“The women are ready (especially the younger generation) and the components
are there to take Afghanistan in a completely different direction. All we need is funding for special projects in education.”
– Khalida Popalzai, Afghani women’s rights activist
Thank you, Khalida, for the opportunity to interview you. It is a true pleasure to speak with a women’s rights revolutionary who is playing a key role in furthering women’s rights in Afghanistan.
You are 29 years old, were born and raised in Afghanistan, but fled the country two years ago due to the increasing threats you were receiving because of your highly successful efforts to bring women’s football to national prominence. Even after the fall of the Taliban, your efforts were revolutionary and you became a prominent women’s rights figure in Afghanistan. So much so, in fact, that you eventually needed to flee the country due to the increasing threats against your life.You are now living as a refugee in Denmark, yet your primary mission in life continues to be the empowerment and the creation of educational opportunities for women in Afghanistan – to “activate” them in your words. But before we get into your life’s mission, and the steps you intend to bring about it’s realization, I would like to begin by asking you to give a summary of how you got to be where you are today.
It all starts with football. I have always been passionate about football. After the Taliban regime fell, I joined a women’s team. Even though my teammates and I were taunted for playing a “man’s sport”, we continued to play on a NATO military base because it was the safest place we could play.In 2004, along with three other women, I started a women’s football club. We approached other women and encouraged those interested to join our club. The concept grew quickly and we needed to establish even more clubs. There are now over 24 clubs with 100’s of active players.In 2007women’s football became a part of the Afghanistan Football Federation (AFF). I eventually was selected by the AFF to play for Afghanistan Women’s National Football Team, as well as chosen by the AFF to be the head of the Women’s Football Committee.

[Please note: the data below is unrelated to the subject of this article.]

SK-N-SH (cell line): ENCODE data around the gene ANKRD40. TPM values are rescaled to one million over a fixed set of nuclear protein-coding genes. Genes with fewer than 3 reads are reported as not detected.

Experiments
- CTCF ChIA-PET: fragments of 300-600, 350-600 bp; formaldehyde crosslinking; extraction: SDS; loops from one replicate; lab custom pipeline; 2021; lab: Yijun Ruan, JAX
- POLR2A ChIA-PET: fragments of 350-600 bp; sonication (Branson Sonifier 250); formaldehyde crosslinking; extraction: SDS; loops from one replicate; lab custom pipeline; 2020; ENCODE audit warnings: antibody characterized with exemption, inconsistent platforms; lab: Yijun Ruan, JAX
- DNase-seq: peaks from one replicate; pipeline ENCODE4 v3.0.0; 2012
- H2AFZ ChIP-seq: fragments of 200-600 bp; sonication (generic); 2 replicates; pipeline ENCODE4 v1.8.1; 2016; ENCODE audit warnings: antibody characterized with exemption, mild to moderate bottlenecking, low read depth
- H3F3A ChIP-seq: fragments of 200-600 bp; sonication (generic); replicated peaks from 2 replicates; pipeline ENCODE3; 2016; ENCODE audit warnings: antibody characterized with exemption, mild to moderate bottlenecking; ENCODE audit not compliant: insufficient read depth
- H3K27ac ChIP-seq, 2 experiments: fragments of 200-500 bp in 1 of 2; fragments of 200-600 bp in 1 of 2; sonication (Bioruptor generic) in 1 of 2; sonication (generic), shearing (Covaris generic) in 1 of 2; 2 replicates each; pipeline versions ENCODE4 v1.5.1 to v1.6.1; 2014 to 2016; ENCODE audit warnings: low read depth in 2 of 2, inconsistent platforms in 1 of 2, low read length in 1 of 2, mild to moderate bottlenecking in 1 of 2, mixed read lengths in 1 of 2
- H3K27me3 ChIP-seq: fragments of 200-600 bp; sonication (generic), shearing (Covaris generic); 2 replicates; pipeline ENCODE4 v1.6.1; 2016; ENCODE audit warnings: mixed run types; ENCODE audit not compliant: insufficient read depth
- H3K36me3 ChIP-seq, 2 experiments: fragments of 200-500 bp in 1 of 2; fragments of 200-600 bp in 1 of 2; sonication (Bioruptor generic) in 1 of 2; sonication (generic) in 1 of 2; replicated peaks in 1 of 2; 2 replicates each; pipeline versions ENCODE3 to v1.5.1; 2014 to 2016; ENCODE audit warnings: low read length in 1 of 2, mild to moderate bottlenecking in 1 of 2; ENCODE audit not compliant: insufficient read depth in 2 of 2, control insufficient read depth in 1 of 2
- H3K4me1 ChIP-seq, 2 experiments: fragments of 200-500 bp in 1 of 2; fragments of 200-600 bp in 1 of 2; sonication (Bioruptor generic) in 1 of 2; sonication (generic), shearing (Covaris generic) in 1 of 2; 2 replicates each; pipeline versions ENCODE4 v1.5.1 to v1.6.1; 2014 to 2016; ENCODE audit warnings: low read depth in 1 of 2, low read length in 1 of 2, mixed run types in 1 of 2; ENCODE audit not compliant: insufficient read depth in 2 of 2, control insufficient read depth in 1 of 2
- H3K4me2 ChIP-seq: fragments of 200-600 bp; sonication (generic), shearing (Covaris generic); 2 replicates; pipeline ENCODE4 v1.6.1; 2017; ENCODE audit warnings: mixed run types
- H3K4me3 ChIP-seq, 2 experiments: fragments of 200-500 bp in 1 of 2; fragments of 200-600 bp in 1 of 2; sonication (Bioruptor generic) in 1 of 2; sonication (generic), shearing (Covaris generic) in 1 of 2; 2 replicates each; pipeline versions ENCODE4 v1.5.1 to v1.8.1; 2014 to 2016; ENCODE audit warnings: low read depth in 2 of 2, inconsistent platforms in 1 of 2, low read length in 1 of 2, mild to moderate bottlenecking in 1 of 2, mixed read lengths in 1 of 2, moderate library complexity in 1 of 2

And with your success both in football and being a vocal advocate for women’s rights, you eventually became a national figurehead. And that is when the problems intensified for you.
When I became very well known in Afghanistan for my efforts in football, I actually became a political figure in the Afghani media. To digress a little, there are now over 20 media channels in Afghanistan, so media is much more prevalent and diverse than it was under that Taliban. Anyway, as I became a bigger and bigger political figure in the media, I took the chance to be even more vocal about my support for women’s rights, or women’s rights through football.Due to football being known as a man’s game, it was a perfect opportunity to show that women can not only play football, but play it well.
But along with being a political figure for women’s rights, the downside was that I soon became a target for the more extremist elements of Afghani society that wanted to keep women suppressed. This is not only the Taliban. It is a wide part of traditional society as well. So it was not long before the death threats came.
I did not let this stop me, but as the death threats grew, I felt more and more alone and isolated. It just became too dangerous, so I left. I was not ready to die for my cause in Afghanistan because I feel that I have more work to do in promoting women’s rights there. I will do whatever it takes to activate our women, but for now, I will need to do it from Denmark.
And do you see reasons to be positive that women’s rights will continue to grow in Afghanistan, that you will someday be able to return?
Yes, absolutely to both questions.
There are a few key factors that make me positive.One of these is that media is promoting a healthier lifestyle. Because the media is informing people how to lead healthier lifestyles, the discussion turns to sports and physical activity, which will naturally increase interest in boys and girls to get out and play.
Another factor is that schools now have subjects covering how physical activities, or sports, lead to better health. Since football is the most popular sport in Afghanistan, it would be natural for people to play football as a way to remain physically active.